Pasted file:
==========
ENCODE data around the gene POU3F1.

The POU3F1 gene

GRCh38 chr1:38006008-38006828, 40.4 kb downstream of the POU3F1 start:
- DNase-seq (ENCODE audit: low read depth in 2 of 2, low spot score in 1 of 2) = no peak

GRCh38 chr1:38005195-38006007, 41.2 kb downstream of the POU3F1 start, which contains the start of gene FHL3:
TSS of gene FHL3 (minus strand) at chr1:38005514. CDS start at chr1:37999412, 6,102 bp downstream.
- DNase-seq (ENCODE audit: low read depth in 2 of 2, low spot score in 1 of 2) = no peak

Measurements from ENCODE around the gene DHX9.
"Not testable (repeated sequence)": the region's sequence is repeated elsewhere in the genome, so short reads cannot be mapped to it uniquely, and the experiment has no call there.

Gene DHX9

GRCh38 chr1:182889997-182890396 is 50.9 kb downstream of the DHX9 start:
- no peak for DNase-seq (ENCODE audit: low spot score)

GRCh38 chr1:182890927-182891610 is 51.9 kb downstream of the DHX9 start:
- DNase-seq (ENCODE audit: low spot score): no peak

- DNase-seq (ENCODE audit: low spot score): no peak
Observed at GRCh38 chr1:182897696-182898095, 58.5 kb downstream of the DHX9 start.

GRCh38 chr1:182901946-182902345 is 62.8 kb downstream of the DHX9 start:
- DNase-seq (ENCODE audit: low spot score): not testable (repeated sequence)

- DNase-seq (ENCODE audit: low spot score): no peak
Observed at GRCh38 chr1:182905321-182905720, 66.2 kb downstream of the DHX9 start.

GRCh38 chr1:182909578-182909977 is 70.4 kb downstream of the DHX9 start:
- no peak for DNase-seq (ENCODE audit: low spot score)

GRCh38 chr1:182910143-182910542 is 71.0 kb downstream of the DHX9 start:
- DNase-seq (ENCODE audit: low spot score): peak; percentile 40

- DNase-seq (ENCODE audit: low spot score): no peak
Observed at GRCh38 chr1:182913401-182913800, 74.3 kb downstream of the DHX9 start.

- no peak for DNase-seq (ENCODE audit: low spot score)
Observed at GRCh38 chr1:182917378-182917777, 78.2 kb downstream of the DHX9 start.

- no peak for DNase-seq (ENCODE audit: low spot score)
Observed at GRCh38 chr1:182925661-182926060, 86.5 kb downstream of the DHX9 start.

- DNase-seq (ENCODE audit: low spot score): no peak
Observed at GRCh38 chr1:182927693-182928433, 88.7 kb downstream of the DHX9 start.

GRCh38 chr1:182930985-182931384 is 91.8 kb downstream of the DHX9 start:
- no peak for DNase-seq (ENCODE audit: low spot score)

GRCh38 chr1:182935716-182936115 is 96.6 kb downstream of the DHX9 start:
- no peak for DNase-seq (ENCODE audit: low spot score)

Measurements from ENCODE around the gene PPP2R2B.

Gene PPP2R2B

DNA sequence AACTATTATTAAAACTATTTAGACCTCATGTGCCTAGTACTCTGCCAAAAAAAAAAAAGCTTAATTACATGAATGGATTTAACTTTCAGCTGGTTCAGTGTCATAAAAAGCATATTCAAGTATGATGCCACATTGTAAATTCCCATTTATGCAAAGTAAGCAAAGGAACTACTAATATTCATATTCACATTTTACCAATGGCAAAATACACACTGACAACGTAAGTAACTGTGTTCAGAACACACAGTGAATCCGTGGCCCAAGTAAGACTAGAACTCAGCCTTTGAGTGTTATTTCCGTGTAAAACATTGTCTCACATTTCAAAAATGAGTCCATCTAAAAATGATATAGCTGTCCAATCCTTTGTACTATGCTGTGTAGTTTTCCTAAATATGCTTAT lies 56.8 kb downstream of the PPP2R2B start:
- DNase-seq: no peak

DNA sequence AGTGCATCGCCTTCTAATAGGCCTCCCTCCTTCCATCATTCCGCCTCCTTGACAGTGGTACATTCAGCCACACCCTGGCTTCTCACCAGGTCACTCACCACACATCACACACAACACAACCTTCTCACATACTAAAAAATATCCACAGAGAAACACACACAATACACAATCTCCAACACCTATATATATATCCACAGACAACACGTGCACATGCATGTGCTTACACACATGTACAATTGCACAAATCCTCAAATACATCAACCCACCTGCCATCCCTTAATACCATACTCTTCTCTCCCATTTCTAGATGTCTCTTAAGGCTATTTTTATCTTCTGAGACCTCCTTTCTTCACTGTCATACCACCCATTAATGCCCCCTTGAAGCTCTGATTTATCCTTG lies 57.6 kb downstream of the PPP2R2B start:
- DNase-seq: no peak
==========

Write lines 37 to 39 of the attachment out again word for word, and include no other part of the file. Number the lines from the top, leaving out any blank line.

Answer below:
Measurements from ENCODE around the gene PPP2R2B.

Gene PPP2R2B

DNA sequence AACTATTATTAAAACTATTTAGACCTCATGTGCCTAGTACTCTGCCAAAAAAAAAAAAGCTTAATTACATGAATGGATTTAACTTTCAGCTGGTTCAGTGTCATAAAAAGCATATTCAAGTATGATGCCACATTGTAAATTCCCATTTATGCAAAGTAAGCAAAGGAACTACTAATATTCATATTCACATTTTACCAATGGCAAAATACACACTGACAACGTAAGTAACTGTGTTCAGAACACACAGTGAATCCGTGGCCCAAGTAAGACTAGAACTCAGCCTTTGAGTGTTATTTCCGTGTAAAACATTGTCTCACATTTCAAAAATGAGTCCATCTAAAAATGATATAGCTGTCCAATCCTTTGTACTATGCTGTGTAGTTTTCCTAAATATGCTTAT lies 56.8 kb downstream of the PPP2R2B start: